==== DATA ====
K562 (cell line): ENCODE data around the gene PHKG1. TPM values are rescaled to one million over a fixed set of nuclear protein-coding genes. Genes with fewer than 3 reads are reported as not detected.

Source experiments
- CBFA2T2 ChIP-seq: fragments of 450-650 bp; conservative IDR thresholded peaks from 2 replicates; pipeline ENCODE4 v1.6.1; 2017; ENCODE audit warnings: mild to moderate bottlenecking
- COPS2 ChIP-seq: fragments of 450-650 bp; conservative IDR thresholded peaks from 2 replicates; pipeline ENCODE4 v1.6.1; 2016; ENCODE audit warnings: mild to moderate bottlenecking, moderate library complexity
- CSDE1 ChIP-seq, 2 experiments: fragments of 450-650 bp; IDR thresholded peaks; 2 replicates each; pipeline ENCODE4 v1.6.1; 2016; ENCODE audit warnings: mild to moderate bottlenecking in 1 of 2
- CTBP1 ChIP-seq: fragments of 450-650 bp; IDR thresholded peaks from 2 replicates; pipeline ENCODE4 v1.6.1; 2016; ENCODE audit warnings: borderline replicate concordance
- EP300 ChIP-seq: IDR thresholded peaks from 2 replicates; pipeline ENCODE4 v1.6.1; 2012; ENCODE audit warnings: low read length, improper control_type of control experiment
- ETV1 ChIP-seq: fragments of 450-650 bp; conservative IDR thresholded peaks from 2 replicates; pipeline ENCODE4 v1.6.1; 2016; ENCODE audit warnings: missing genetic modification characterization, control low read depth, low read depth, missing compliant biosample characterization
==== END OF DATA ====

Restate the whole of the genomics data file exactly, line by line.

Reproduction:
K562 (cell line): ENCODE data around the gene PHKG1. TPM values are rescaled to one million over a fixed set of nuclear protein-coding genes. Genes with fewer than 3 reads are reported as not detected.

Source experiments
- CBFA2T2 ChIP-seq: fragments of 450-650 bp; conservative IDR thresholded peaks from 2 replicates; pipeline ENCODE4 v1.6.1; 2017; ENCODE audit warnings: mild to moderate bottlenecking
- COPS2 ChIP-seq: fragments of 450-650 bp; conservative IDR thresholded peaks from 2 replicates; pipeline ENCODE4 v1.6.1; 2016; ENCODE audit warnings: mild to moderate bottlenecking, moderate library complexity
- CSDE1 ChIP-seq, 2 experiments: fragments of 450-650 bp; IDR thresholded peaks; 2 replicates each; pipeline ENCODE4 v1.6.1; 2016; ENCODE audit warnings: mild to moderate bottlenecking in 1 of 2
- CTBP1 ChIP-seq: fragments of 450-650 bp; IDR thresholded peaks from 2 replicates; pipeline ENCODE4 v1.6.1; 2016; ENCODE audit warnings: borderline replicate concordance
- EP300 ChIP-seq: IDR thresholded peaks from 2 replicates; pipeline ENCODE4 v1.6.1; 2012; ENCODE audit warnings: low read length, improper control_type of control experiment
- ETV1 ChIP-seq: fragments of 450-650 bp; conservative IDR thresholded peaks from 2 replicates; pipeline ENCODE4 v1.6.1; 2016; ENCODE audit warnings: missing genetic modification characterization, control low read depth, low read depth, missing compliant biosample characterization